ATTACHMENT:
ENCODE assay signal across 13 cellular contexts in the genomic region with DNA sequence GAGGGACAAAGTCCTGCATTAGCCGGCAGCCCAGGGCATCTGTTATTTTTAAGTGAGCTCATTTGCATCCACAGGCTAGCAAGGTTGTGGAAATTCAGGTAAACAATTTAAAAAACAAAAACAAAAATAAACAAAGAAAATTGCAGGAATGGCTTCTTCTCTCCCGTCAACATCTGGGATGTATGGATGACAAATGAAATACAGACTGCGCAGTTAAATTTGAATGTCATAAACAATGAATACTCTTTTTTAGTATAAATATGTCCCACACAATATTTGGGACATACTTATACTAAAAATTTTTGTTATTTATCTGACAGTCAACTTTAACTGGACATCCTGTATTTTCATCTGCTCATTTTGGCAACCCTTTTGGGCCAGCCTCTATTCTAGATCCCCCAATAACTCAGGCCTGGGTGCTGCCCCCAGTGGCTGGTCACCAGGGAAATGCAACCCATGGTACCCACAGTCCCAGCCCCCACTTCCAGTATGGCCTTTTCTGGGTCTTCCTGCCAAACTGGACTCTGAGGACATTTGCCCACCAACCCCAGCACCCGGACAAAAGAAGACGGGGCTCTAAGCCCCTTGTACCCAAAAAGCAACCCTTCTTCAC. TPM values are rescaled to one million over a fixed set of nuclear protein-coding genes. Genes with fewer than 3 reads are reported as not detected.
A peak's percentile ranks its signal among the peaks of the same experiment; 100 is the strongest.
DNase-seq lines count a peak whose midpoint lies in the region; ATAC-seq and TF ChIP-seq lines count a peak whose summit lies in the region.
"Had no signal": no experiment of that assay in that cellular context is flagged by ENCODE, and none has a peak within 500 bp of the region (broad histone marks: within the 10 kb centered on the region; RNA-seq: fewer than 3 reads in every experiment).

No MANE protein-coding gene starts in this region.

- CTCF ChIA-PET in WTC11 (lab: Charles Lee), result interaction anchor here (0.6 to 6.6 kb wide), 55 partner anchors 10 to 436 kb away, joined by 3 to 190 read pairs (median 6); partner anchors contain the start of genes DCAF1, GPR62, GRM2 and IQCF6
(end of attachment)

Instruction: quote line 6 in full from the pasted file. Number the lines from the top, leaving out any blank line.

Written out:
- CTCF ChIA-PET in WTC11 (lab: Charles Lee), result interaction anchor here (0.6 to 6.6 kb wide), 55 partner anchors 10 to 436 kb away, joined by 3 to 190 read pairs (median 6); partner anchors contain the start of genes DCAF1, GPR62, GRM2 and IQCF6